Ironically, the largest Rhamphorhynuchus, R. longiceps (Smith-Woodward 1902) BMNH 37002, no. 81 in Wellnhofer 1975, follows the smallest specimens. I will have to dive back into some specimens to see if transitional specimens are known. Currently I know of none, but I have not looked at that many.
The medium-sized R. muensteri follows. The “darkwing” specimen nests here. Several other dozen specimens of R. muensteri would nest here if tested.
Several specimens of the larger R. gemmingi follow. No. 74, No. 43, No. 38 and No. 52 are in phylogenetic order, with No. 52 as the most derived and the last of this lineage. These taxa share m4.1 extending beyond the elbow and the naris is increasingly dorsal over the antorbital fenestra, among other traits. The oddball of the bunch is No. 75 with its extremely elongated snout and mandible.
Three Big-Eyed “Common Brown Sparrows”
Most basal Eudimorphodontia had a huge and pentagonal sternal complex, but these three did not. They were the basal members of the Sordesidae.
Changchengopterus was much smaller (Figure 1) and known from a mandible and post-crania. These are the “common brown sparrows” of the pterosaur family tree. Not much to get excited about here, except the tail was much shorter and without the bony spars that stiffened it.
Sordes is the best known of this group, and the most misunderstood (Figure 1). Large curved teeth, big eyes, a relatively large skull and a torso about the same size mark Sordes as one to watch. From Sordes we get Dorygnathus which ultimately produces toothy ctenochasmatids and giant azhdarchids. We also get Pterorhynchus, Scaphognathus and all of the giant pterosaurs that descend from these.
Next time we look at the pterosaur family tree, Dorygnathus will be introduced, one of two TRUE transitional pterosaurs.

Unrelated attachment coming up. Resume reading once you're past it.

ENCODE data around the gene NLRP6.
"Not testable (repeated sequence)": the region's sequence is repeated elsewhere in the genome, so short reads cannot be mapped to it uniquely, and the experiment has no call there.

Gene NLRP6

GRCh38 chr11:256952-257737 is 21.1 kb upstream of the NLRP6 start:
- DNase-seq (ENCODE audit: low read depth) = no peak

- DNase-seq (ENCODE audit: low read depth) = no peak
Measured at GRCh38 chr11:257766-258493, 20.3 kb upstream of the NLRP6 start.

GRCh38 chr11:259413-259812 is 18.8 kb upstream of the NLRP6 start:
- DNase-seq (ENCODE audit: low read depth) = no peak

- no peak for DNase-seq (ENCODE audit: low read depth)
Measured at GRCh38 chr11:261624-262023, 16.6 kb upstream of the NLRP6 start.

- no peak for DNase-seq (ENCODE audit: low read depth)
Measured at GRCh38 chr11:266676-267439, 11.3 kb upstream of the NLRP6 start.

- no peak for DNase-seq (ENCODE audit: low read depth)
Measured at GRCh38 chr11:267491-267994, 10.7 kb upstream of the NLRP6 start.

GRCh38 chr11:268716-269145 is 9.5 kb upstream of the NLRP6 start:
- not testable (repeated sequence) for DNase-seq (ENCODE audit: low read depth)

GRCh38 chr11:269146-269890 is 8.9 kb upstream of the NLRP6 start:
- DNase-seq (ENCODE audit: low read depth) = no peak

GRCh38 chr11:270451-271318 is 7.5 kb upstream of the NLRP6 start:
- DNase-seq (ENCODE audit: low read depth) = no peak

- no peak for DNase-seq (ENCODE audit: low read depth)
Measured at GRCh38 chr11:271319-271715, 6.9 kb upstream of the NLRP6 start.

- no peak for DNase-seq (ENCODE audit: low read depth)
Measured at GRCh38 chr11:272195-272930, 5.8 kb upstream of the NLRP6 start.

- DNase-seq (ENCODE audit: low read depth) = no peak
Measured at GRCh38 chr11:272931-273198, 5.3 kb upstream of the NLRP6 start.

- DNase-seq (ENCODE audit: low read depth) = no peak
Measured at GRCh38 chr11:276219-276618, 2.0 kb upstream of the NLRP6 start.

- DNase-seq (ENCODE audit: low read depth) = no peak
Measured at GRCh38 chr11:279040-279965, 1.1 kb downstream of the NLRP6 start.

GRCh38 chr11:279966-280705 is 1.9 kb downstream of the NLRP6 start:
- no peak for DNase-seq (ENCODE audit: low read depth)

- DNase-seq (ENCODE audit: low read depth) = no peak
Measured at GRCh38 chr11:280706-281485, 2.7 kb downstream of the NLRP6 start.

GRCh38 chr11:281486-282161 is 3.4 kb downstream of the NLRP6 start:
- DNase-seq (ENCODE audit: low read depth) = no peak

As always, I encourage readers to see the specimens, make observations and come to your own conclusions. Test. Test. And test again.
Evidence and support in the form of nexus, pdf and jpeg files will be sent to all who request additional data.
Bennett SC 1995. A statistical study of Rhamphorhynchus from the Solnhofen Limestone of Germany: Year-classes of a single large species. Journal of Paleontology 69: 569–580.
Jenkins FA Jr, Shubin NH, Gatesy SM and Padian K 1999. A primitive pterosaur of Late Triassic age from Greenland. Journal of the Society of Vertebrate Paleontology 19(3): 56A.
Jenkins FA Jr, Shubin NH, Gatesy SM and Padian K 1999. A diminutive pterosaur (Pterosauria: Eudimorphodontidae) from the Greenlandic Triassic. Bulletin of the Museum of Comparative Zoology, Harvard University 155(9): 487-506.
Colbert EH 1969. A Jurassic Pterosaur from Cuba. American Museum Novitates, New York, 2370: 1-26.
Padian K 2009. The Early Jurassic Pterosaur Dorygnathus banthenis (Theodori, 1830) and The Early Jurassic Pterosaur Campylognathoides Strand, 1928, Special Papers in Paleontology 80, Blackwell ISBN 9781405192248
Quenstedt FA 1858. Über Pterodactylus liasicus, Jahrbuch des Vereins vaterländischer Naturkundler in Württemberg, 14:299-336papers in palaeontology no. 80. The Palaenotological Association, London.
Smith-Woodward A 1902. On two skulls of the Ornithosaurian Rhamphorhynchus. Annals and Magazine of Natural History, London, (7) 9: 1-5.
Strand E 1928. Miscellanea nomenclatorica Zoologica et Palaeontologica, Archiv fur Naturgeschichte, 92: 30-75.
Wellnhofer P 1974. Campylognathoides liasicus (Quenstedt), an upper Liassic pterosaur from Holzmaden – the Pittsburgh specimen. Annals of the Carnegie Museum, Pittsburgh, 45: 5-34.
Wild R 1975. Ein Flugsaurier-Rest aus dem Lias Epsilon (Toarcium) von Erzingen (Schwäbisher Jura). -Stuttgarter Beiträge zur Naturkunde Serie B, Nr. 17: 1-16.
Wild R 1978. Die Flugsaurier (Reptilia, Pterosauria) aus der Oberen Trias von Cene bei Bergamo, Italien. Bolletino della Societa Paleontologica Italiana 17(2): 176–256.
Zambelli R 1973. Eudimorphodon ranzii gen.nov., sp.nov. Uno Pterosauro Triassico. Rendiconti Instituto Lombardo Accademia, (rend. sc.) 107: 27-32.